COVID-19 could not have come at a worse time for vulnerable communities across West Africa

In this interview, FAO speaks with Coumba Sow, FAO Resilience Coordinator for West Africa, about the COVID-19 pandemic and what it could mean for millions of people already grappling with hunger and conflict in West Africa.

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Mauritanian herders. The closure of borders, movement restrictions due to the pandemic will prevent nomadic herders from moving with their animals in search of fodder and water, with potentially drastic consequences on their livelihoods.

West Africa and the Sahel region in particular have long been prone to droughts and food shortages, and over the past decade, rising insecurity. How is the situation now?

This is a complex region – hit by chronic hunger, insecurity, climate change, the threats of a Desert Locust outbreak, and now the pandemic. Year after year, five out of the ten countries at the bottom of the UN Development Index are in West Africa.

Right now, we are particularly concerned about the humanitarian crisis in Central Sahel – comprised of Burkina Faso, Mali and Niger. Some four million people here are already facing extreme hunger and this could rise to 5.5 million people by August. Just to put it in perspective – by August, in Burkina Faso, over two million people could be facing extreme hunger, and at the worst time – as the lean season sets in and food becomes scarcer. This number is three times higher than last year during the same period.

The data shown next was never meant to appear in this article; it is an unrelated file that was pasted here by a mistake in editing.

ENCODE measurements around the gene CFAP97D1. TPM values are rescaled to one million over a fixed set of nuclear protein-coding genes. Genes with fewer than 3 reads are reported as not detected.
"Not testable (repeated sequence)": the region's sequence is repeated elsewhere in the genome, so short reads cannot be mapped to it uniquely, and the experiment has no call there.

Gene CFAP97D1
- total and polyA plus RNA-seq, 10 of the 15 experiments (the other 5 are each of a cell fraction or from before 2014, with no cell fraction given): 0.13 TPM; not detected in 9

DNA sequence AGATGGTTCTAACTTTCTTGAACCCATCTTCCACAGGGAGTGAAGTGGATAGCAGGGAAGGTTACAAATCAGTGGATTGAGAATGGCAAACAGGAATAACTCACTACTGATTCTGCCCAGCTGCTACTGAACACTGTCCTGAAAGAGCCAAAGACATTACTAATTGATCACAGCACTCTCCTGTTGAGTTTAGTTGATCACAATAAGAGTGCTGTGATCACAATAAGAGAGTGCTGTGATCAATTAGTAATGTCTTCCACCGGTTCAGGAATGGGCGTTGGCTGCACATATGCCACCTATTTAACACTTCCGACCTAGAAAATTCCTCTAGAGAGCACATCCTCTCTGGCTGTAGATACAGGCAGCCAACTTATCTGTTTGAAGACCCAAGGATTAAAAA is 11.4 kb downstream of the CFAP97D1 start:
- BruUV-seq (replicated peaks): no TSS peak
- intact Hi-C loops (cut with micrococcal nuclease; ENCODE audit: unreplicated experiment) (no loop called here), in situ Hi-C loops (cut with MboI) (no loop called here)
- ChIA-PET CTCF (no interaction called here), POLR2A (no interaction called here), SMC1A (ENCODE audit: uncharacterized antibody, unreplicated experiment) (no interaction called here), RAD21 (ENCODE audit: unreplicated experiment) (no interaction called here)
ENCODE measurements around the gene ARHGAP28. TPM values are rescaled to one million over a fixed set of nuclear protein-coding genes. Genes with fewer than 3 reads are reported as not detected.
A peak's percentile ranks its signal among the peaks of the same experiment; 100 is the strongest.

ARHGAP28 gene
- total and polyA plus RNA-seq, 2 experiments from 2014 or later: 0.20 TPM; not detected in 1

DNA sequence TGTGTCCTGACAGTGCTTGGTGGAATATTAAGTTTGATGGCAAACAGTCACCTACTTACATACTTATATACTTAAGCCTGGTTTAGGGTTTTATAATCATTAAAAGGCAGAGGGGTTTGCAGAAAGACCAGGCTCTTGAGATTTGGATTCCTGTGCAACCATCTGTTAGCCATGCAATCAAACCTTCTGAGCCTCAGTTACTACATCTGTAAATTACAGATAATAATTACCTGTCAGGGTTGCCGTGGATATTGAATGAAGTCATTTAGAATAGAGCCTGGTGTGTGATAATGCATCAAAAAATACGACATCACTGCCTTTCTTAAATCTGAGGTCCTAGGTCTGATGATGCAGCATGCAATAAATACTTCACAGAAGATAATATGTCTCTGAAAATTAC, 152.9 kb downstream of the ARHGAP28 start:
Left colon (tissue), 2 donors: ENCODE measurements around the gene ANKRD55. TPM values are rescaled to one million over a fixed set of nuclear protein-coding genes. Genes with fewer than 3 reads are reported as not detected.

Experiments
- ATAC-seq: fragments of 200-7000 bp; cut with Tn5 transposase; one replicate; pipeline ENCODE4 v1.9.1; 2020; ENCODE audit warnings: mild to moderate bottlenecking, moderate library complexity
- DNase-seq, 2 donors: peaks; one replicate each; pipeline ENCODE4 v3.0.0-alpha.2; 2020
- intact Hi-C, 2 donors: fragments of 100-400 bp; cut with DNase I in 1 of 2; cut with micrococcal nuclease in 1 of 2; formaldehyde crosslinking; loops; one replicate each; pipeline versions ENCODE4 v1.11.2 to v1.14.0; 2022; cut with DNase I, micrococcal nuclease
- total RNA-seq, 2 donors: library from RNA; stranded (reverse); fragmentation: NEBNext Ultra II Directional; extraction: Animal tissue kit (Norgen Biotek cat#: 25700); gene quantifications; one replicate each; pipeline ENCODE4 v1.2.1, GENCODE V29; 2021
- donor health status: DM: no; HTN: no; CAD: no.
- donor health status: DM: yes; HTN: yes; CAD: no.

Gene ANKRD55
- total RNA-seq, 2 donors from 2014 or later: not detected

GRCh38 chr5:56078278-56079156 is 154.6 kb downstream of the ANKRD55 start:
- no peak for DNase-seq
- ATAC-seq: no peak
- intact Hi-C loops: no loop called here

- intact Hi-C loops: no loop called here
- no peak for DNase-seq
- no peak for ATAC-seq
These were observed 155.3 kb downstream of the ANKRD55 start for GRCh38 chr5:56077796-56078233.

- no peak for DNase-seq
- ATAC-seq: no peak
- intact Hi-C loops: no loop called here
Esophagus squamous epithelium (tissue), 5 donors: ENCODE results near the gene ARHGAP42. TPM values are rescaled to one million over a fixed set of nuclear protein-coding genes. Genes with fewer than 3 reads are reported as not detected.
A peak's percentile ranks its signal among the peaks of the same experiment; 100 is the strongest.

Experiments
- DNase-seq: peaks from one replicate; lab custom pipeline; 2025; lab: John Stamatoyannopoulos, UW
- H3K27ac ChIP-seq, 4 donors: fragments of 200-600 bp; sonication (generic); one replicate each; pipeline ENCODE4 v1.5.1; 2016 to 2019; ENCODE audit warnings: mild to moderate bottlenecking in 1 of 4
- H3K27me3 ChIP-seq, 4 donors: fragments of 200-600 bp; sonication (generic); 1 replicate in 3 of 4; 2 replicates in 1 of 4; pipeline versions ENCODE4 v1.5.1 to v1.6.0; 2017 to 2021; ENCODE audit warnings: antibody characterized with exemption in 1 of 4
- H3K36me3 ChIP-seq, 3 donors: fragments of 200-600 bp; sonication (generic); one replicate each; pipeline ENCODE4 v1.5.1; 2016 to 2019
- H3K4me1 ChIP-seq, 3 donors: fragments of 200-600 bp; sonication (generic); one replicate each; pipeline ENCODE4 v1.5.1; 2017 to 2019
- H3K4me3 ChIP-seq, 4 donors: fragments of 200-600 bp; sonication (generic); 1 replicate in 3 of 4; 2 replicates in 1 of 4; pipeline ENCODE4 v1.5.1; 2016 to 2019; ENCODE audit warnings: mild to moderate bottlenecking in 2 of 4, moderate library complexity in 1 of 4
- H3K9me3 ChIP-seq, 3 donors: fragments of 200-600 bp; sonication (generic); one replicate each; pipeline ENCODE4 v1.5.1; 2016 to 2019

Across West Africa, as of April, over 11 million people need immediate food assistance – mostly due to conflict. And this number will continue rising, potentially reaching 17 million during the lean season (June- August) if we don’t respond fast.

Many people are not only hungry. They are also uprooted and have lost what they had. The ones I spoke to had the same story – of villages attacked; of family members killed or displaced; of homes or fields destroyed; of animals abandoned or killed.